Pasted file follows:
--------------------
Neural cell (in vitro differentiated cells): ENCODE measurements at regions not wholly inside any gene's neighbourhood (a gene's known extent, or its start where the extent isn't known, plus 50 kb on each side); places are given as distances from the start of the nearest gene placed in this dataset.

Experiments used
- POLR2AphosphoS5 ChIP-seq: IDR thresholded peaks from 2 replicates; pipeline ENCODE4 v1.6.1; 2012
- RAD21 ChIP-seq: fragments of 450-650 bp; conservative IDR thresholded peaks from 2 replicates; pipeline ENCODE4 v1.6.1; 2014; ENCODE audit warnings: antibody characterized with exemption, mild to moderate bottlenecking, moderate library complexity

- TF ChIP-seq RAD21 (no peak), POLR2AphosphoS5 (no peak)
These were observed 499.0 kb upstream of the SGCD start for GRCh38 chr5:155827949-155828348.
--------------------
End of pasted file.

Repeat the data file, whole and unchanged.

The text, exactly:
Neural cell (in vitro differentiated cells): ENCODE measurements at regions not wholly inside any gene's neighbourhood (a gene's known extent, or its start where the extent isn't known, plus 50 kb on each side); places are given as distances from the start of the nearest gene placed in this dataset.

Experiments used
- POLR2AphosphoS5 ChIP-seq: IDR thresholded peaks from 2 replicates; pipeline ENCODE4 v1.6.1; 2012
- RAD21 ChIP-seq: fragments of 450-650 bp; conservative IDR thresholded peaks from 2 replicates; pipeline ENCODE4 v1.6.1; 2014; ENCODE audit warnings: antibody characterized with exemption, mild to moderate bottlenecking, moderate library complexity

- TF ChIP-seq RAD21 (no peak), POLR2AphosphoS5 (no peak)
These were observed 499.0 kb upstream of the SGCD start for GRCh38 chr5:155827949-155828348.